Manchester United let rip on Romelu Lukaku after the Belgian demonstrated a perceived lack of effort from the bench against Leicester City.
The Belgian has only started three games under Ole Gunnar Solskjaer – twice in the FA Cup and once in the Premier League – amid Marcus Rashford‘s spell of excellent form at No.9.
And the events of Sunday will only further hamper Lukaku’s cause: Rashford scored a wonderful goal, while Lukaku came on and looked leaden-footed, failing to make runs down the channels you’d expect any striker to make.
Supporters were quick to jump on the 25-year-old’s back once again.
Oles at the wheel.. 9/10. Weren’t at our best today but grinded it out. No point bringing lukaku on, he doesn’t move. Give a youngster a chance, atleast he’ll try. pic.twitter.com/sIYLPztuhd
— MUFC Away Days (@mufcaways_) February 3, 2019
Serious issues with Lukaku. Only been on five minutes and he looked like Gemma Collins sprinting up the stairs. If you can't come on and put the effort in we should give Greenwood a chance
— Mark Goldbridge (@markgoldbridge) February 4, 2019
Lukaku stood waiting for that ball to come to him is pathetic. He’s gotta be livelier there
— Jay (@RFFH) February 3, 2019
I really really want Lukaku to do well but every time he comes on, I find myself rolling my eyes most of the time. The ball just bounces off him, such a lack of control and energy. Not what you need when trying to see a game out like today.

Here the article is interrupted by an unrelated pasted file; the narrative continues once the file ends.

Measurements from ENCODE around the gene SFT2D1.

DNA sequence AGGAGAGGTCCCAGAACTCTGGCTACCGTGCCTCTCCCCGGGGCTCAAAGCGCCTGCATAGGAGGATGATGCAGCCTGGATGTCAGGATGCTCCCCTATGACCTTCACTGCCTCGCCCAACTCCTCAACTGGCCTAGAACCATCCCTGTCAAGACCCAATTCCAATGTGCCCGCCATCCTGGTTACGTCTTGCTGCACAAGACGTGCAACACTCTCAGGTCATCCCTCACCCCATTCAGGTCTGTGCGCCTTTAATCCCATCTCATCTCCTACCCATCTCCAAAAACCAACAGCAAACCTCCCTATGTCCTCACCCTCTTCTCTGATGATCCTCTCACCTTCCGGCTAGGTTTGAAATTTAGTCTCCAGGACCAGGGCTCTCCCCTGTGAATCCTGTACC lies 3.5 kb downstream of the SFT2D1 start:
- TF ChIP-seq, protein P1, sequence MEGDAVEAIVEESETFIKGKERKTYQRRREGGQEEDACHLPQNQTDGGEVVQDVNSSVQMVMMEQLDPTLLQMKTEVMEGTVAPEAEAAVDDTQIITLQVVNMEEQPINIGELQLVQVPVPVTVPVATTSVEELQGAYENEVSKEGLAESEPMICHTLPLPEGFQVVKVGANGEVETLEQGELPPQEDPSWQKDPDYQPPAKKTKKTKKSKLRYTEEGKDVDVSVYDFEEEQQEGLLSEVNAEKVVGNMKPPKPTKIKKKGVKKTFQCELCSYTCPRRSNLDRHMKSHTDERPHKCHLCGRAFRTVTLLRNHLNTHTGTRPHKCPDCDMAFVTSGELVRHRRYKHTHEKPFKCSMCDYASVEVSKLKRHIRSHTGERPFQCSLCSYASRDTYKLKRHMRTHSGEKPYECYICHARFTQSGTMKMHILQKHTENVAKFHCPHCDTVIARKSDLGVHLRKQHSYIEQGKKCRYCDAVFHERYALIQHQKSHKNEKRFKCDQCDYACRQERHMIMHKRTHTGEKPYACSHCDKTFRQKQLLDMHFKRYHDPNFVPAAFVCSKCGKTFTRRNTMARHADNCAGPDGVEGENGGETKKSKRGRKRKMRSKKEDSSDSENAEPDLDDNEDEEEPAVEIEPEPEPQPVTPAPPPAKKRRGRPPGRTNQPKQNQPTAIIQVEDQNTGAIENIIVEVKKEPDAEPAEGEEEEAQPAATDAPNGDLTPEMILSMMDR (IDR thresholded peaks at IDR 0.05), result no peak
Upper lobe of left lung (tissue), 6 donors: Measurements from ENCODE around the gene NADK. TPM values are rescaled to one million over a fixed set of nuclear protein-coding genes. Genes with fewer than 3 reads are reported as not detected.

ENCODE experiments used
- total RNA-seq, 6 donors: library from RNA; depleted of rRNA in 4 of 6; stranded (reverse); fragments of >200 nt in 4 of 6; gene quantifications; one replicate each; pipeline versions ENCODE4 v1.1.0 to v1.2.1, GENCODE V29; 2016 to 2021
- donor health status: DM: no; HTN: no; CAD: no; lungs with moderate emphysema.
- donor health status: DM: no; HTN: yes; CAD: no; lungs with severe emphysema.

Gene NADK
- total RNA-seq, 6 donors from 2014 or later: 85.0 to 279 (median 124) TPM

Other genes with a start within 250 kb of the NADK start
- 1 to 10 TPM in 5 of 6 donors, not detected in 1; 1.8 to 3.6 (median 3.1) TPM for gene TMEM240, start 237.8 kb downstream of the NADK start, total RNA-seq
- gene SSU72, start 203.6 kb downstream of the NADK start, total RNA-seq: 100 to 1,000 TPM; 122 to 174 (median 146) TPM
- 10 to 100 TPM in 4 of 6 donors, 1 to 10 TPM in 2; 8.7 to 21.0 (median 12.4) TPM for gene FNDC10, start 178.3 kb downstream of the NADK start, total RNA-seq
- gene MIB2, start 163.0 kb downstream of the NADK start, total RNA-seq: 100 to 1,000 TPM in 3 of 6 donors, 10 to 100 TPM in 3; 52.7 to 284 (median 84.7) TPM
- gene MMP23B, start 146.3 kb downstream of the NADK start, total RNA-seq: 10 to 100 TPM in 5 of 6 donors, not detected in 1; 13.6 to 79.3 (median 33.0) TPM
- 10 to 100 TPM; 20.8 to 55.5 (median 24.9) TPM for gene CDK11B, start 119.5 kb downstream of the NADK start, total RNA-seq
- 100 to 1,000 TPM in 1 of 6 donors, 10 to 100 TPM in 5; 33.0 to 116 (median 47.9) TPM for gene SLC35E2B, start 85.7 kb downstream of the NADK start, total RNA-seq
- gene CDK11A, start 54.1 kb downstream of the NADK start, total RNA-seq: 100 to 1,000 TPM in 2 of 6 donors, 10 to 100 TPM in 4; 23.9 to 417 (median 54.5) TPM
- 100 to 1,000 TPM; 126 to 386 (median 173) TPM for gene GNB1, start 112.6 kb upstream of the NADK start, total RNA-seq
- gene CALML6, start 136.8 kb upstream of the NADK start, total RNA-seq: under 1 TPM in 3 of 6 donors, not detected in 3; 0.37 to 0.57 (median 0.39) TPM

— Aoife 'FIFA' Turner (@AoifeTurner) February 3, 2019
Lukaku the fucking LUMP! Young on the ball he’s gotta run the channel! SHIT GUY! #LEIMUN
— Rants N Bants (@rantsnbants) February 3, 2019
It really did feel like the forward had a piano on his back against Leicester. While Rashford darted around, Lukaku lumbered. The difference in urgency and spirit was profound.
But why? Well, firstly, it is not because of any lack of fitness. If Lukaku wasn’t fit enough he would simply not be in the squad.
The problems are, unfortunately, completely psychological. That painfully slow movement, the lack of touch, the inherent onerousness in everything he seems to do: this is what having no confidence does to you.
Lukaku can practice as much as he likes in training but nothing fundamental will change until he feels like himself on the pitch again.
That will be hard for a player who, from 2014 up until now, could always bank on being first choice. He’s miles away from that at Old Trafford. And it will take one big psychological leap before anything can change.